Knowing the rebels would eventually succeed in stealing the Death Star plans didn’t take away from the impact of the massive battle and what was lost to obtain them. In fact, the ending added more needed depth to the war between Rebels and Imperials, increasing the actual stakes of battles reinforcing that no character is safe or off-limits from pershing major battles like this. The depiction of their deaths is a powerful statement and keeps the stakes high on all fronts.
In the case of “Rogue One,” this particular group of rebels is, in every sense of the word, rogues. They’re all depicted as outcasts in some way, shape or form, a group that just happened to be thrown together solely by circumstance with no real reason to work together. They were all certainly skilled, but not necessarily all that special in regard to their backgrounds and circumstances. It’s not as though they did enough for viewers to develop as deep an emotional attachment to them. Heck, most of the characters didn’t have time to develop emotional attachments to each other. Even upon their deaths, these rogues are left as the faceless heroes of the Rebellion.
Despite all of that, the means in which the characters’ deaths all occur as a chain reaction to one another in quick succession as the Empire’s might begins to overwhelm the Rebels makes this battle’s stakes feel higher than any other before it. There was no time to mourn them, no tear felt goodbyes between them or fleeing the planet together as the Empire began gaining ground. It was a very realistic moment that showed the kind of brutal, fast fleeting concept of war that viewers hadn’t really seen in films yet, and one that was delivered amazingly over the course of perhaps the best on-field battle within the franchise to date.
Having an ending in which all, or at least some, of the rebels lived simply would not have had the same effect, and it wouldn’t have given fans as many new or intriguing elements to add to the “Star Wars” mythos. Playing it safe wouldn’t have necessarily made “Rogue One” a worse film, but it would have sent a message that the franchise was not willing to take any major risks. It would have lessened the impact of what it took to overcome what had been portrayed in previous “Star Wars” material as the Rebellion’s most desperate hour against the Empire.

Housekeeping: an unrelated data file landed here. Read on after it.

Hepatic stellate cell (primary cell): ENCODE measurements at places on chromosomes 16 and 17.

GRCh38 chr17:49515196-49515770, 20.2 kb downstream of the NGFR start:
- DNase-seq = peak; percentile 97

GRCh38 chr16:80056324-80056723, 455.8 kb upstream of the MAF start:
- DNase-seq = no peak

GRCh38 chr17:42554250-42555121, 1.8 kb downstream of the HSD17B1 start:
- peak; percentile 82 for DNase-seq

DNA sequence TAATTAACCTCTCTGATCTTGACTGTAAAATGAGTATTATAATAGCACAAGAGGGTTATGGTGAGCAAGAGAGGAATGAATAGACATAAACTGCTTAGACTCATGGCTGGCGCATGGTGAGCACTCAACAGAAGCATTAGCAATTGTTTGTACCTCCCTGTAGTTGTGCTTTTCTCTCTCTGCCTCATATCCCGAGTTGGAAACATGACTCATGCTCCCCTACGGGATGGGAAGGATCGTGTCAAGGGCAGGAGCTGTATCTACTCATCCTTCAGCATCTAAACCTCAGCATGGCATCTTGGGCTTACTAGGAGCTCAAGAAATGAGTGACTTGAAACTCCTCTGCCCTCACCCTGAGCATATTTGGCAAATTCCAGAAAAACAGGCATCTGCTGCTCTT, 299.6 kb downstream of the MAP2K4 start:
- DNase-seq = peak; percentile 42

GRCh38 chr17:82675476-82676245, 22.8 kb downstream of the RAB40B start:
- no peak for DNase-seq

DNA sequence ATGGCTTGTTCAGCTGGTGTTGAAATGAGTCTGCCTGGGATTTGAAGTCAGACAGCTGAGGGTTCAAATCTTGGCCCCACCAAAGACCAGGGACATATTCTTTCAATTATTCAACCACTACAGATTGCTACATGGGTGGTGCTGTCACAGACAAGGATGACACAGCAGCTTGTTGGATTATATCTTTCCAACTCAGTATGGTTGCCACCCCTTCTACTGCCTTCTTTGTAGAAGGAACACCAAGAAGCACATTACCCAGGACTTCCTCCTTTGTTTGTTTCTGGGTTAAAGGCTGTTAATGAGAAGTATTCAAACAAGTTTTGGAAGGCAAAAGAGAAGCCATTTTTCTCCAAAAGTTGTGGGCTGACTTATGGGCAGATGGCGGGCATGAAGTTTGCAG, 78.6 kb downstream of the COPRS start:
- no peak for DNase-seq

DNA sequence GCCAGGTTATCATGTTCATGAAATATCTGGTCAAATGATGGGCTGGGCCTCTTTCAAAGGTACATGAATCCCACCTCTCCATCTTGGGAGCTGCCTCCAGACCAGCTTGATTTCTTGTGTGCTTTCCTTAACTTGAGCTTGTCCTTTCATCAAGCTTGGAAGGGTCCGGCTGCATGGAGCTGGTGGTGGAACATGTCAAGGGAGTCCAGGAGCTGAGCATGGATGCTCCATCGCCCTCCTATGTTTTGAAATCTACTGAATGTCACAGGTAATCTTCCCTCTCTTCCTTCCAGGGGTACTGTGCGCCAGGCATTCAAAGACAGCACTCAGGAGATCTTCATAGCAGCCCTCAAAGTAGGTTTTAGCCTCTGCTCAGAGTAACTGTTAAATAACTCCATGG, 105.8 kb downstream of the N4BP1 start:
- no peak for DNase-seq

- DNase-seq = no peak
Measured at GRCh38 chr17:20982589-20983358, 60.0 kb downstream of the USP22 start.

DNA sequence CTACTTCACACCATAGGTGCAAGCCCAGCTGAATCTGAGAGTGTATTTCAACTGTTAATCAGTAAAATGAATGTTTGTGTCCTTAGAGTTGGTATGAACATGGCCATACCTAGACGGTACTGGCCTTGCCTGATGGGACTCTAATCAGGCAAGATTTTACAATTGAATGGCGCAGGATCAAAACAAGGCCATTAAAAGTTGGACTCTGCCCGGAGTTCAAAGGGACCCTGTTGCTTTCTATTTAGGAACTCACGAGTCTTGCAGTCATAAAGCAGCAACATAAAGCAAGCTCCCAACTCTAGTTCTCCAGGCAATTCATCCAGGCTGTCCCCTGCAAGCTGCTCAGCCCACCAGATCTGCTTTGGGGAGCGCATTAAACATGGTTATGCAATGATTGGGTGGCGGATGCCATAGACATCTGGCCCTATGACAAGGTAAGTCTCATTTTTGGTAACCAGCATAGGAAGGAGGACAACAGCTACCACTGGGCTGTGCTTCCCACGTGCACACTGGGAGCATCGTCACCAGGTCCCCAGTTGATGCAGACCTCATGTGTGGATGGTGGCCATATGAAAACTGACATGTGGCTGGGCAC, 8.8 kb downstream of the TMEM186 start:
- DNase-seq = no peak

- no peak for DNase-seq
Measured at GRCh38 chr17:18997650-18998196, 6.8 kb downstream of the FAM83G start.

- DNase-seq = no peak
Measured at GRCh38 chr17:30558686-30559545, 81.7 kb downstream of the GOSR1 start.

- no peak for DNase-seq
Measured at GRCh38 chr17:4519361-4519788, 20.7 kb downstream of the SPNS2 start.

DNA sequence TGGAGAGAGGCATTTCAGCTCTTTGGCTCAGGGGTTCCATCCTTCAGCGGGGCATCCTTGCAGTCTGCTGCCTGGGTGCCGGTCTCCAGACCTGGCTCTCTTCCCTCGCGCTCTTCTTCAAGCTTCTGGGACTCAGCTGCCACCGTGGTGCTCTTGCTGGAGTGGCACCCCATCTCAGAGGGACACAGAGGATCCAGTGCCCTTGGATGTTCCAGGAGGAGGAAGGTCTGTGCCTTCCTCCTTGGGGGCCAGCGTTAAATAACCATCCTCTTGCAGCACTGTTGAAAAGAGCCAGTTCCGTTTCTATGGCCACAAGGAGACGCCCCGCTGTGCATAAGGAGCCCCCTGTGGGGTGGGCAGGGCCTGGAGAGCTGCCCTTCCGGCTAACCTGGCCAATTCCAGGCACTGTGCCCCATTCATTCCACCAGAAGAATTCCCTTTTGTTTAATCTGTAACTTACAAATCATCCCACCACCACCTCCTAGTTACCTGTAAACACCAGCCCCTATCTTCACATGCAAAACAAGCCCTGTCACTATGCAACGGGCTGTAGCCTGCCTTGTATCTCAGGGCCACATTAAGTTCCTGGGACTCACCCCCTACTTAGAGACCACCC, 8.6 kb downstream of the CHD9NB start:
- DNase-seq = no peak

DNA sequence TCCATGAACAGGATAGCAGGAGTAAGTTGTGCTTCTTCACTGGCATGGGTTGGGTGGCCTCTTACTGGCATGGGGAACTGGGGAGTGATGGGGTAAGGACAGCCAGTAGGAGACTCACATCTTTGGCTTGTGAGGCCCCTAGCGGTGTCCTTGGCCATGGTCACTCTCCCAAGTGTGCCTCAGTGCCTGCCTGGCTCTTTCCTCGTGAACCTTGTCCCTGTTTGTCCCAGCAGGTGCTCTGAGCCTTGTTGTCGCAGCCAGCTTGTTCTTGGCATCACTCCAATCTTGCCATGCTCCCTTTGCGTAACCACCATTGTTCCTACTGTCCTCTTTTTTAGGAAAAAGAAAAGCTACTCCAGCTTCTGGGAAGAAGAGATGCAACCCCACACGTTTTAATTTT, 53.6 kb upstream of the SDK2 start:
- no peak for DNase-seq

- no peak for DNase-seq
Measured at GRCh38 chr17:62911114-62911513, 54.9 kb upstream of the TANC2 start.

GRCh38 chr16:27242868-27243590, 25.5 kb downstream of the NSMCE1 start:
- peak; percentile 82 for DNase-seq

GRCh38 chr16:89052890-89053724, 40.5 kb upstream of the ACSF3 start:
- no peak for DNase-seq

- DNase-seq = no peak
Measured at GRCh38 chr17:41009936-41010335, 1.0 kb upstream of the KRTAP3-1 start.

Keeping them alive would also have certainly raised questions about more unaddressed plot holes within the original trilogy, as fans and critics alike would question where these rogue survivors are and their lack of presence within the main story. But this decision speaks loudly about the franchise moving forward and opens up potential avenues for future anthology films to take, especially in light of the success the first has seen thus far.
For a franchise that has a slew of films on its docket, it’s important that, in telling these stories, “Star Wars” seeks to keep its world fresh moving forward as they continue expanding into a galaxy that’s far, far away. It means deviating from that familiar, comfortable formula, instead bringing something new to an audience that wants to see what a galaxy brimming with so many stories has to offer. Thanks to its daring and bold ending, “Rogue One” accomplishes its mission by giving audiences an additional twist on an ending they already knew, while offering a fresh take on a galaxy far, far away.